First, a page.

Boa Boy

Monday, March 3

Plan A: meet our pre-arranged Ecuadorian guide at the bus station for a hike to El Gran Canyon, The Grand Canyon, purportedly the most magnificent site in Tena.

Plan B: wait for our guide until we are sure he is chuchaqi (hungover) from Carnaval and not coming; take the bus by ourselves somewhere else.

We ended up using Plan B. When even the optimists in the group decided our guide wasn’t coming, we decided to strike out for Los Lagos, a nearby waterfall hike. I’m sure the waterfalls weren’t as spectacular as the Grand Canyon, but they made for a fun outing. The trail was composed of knee-deep mud, and it culminated in a crowded, cold pool and crashing waterfall.

On the way were other cool sights, like a section of pure rock through which the river had carved a deep channel (a natural waterslide for the brave of heart/brave of butt), a huge hairy black-and-orange tarantula wandering down the path, and a little boy with a full-grown boa around his body.

I discovered the boy when I got bored sitting around in the pool, so I decided to go exploring for snails and moss and other mundane organisms. Instead, I found an enormous boa and his keeper! The boy was hanging around nonchalantly, trying to play it cool, but he was obviously excited to get my attention – and then the attention of all eight German volunteers as they crowded around. I shamelessly asked to hold the boa a couple times and even got my photo taken with it, but I don’t know where that picture disappeared to.

Edit: I found the pictures!!!

The boy reminded me so much of myself as a little girl, when I would catch turtles from the campground lake or snakes from the woodland park and show them off to anyone who would look. (Let’s be honest, I still do that.) The boy explained how he had found the snake in the woods yesterday and taped its mouth shut so it wouldn’t bite. He said he was planning to release it in a few days.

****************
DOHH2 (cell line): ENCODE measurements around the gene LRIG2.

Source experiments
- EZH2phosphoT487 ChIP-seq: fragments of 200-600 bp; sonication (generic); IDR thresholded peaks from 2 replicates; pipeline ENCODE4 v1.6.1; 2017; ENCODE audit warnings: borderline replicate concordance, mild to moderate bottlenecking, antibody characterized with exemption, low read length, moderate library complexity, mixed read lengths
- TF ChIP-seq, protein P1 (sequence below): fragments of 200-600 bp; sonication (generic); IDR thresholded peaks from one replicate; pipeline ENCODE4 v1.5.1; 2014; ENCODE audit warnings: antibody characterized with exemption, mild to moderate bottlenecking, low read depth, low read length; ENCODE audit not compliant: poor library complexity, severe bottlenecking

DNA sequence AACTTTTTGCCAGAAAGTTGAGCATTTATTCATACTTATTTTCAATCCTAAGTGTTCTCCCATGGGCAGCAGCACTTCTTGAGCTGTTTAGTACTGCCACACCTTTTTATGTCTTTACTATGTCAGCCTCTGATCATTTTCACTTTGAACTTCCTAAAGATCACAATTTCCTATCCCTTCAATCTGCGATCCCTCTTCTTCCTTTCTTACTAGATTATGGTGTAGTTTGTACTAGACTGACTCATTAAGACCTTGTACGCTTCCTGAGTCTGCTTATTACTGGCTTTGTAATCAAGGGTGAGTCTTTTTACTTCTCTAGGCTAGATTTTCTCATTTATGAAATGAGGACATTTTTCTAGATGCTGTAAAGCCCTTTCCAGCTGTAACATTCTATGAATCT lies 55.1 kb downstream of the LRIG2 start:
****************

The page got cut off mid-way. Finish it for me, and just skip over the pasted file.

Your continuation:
At the end of the day, as we were walking down the main road to the bus stop, we spotted the same boy walking with his little brother – but there was no snake to be found. The boy’s backpack looked pretty full, though. I guess that makes as good a boa-carrier as anything!


  1. The origin story of the boa sounds suspicious to me. Did the boy really just find the snake? And actually tape up its mouth? Was the backpack wiggling and writhing? Sounds like a tall tale to me. Your dad would have tried to pull that off as a kid in Indiana.

  2. I think the boy probably did find the snake. The mouth was taped. I don't think he would have had the money to go buy a snake like that at the market. The backpack wasn't moving but the snake was the big, slow, thick kind.... If the snake wasn't in there, he would have had to let it loose at the waterfalls!

  3. Boas are pretty common in that neck of the woods. I've been bitten by large boas many time (having owned two of them). Not that big of a deal but maybe the tape was a good idea ...; ) I've never seen a wild boa. Hope you find that picture.



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